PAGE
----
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All eyes on Greenspan
Fed chairman heads to Capitol Hill this week; investors round the world will take notice.
February 16, 2005: 5:56 AM EST
The Fed raised a key rate another quarter percentage point on Feb. 2 and is expected to keep boosting rates at a 'measured' pace.

NEW YORK (CNN/Money) - Federal Reserve Chairman Alan Greenspan heads to Capitol Hill Wednesday and investors around the world will be hanging on his every word.

Especially one word -- "measured."

"The key thing would be to see if the concept of 'measured' is removed from the Fed's psyche," Bryan Piskorowski, market analyst at Wachovia Securities, told Reuters, referring to the central bank's pledges in recent months to raise interest rates back from super-low levels at a "measured" pace.

Money managers and government officials will also be awaiting Greenspan's comments about the broader economy and Social Security, if any. Greenspan is due before the Senate Banking Committee Wednesday and the House Committee on Financial Services Thursday.

He is also due back before Congress in March to discuss Social Security, which President Bush has said needs an urgent overhaul of its finances. Democrats and some Republicans have accused the president of fear-mongering.

Whether Greenspan will discuss the president's plans to remake Social Security this week isn't clear.

And although Greenspan is unlikely to comment directly on the Fed's next move on short-term interest rates, any hint that the central bank is thinking of dropping its "measured" stance in the coming months would probably drive stocks lower -- at least initially -- and the dollar higher.

That's because traders and investors might take it to mean the Fed is going to get more aggressive about raising rates, which would tend to slow economic growth -- and corporate profits -- thus hurting stock prices.

But higher rates also tend to make U.S. assets more attractive to investors overseas, and thus could give a further boost to the dollar, which in recent weeks has steadied after a prolonged decline.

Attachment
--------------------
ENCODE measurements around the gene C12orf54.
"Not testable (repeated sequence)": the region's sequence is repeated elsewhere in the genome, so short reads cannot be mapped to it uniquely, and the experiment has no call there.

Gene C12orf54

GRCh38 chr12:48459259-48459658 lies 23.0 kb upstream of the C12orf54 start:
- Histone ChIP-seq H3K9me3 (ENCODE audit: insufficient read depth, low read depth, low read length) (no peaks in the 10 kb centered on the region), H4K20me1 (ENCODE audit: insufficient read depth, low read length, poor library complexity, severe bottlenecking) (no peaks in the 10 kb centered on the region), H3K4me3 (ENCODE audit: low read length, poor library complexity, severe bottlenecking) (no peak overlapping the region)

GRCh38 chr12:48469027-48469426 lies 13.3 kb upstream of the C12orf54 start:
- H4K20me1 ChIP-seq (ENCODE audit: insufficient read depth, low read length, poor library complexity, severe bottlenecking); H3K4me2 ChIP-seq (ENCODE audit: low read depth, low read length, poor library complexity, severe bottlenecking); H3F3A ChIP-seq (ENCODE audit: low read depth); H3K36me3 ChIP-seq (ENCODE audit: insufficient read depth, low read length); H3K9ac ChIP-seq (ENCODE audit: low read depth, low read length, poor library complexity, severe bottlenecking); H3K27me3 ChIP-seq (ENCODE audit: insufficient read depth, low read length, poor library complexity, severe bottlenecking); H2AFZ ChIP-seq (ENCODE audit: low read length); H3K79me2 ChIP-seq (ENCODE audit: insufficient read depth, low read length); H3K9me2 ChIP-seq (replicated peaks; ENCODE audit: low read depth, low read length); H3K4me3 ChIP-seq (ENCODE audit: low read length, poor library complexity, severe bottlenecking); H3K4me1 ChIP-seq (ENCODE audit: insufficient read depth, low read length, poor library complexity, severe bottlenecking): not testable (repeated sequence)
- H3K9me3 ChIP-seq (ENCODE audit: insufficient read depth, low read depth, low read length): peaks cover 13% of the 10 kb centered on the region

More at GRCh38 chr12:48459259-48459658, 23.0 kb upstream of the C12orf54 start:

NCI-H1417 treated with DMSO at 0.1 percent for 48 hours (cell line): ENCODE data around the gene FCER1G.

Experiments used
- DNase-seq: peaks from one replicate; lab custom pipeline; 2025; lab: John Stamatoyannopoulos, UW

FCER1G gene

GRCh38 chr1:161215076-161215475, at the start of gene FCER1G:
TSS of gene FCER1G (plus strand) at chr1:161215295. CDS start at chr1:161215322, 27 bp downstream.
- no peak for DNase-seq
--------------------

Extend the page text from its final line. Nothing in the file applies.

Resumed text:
"I think the Greenspan speech is the be all and end all" for the dollar's performance next week, Todd Elmer, foreign exchange strategist with Barclays Capital in New York, told Reuters last week.

Currency traders in particular may focus on whether Greenspan expands on recent upbeat comments he made on the prospects of shrinking the U.S. current account deficit, comments which helped accelerate the dollar's recent rally.

The effect of Greenspan's remarks on the Treasury bond market is less predictable.

On the one hand, any hint of a more aggressive Fed would normally reassure bond investors, who are always wary about inflation eroding the value of their investments.

But on the other hand, bonds have rallied so long and so hard that any additional big gains in price -- which would drive long-term yields lower still -- seem improbable. Bond prices and yields move in opposite directions.

"After all the negative news about our trade position, our fiscal problems, our currency, our inflation rate and the Fed's credit-tightening program, long-term rates remain very, very low," Carl Tannenbaum, chief economist at LaSalle Bank, said, Reuters reported.

In written testimony Greenspan is likely to restate the Fed's view of subdued inflation in the 1.5 percent to 2 percent range, moderate economic growth and a stable to lower unemployment rate, economists said.

"The still easy state of financial conditions along with expectations of solid economic growth over the next few quarters probably has the Chairman in a slightly hawkish mood," economists at Lehman Bros. said in a research note last week.

Traders expect most of the market reaction to Greenspan's testimony to come on Wednesday, while the Fed chief will use Thursday to clear up any misconceptions the markets may have deduced from the previous day's comments.

It will be the chairman's first direct address on the U.S. economy since October.  Top of page


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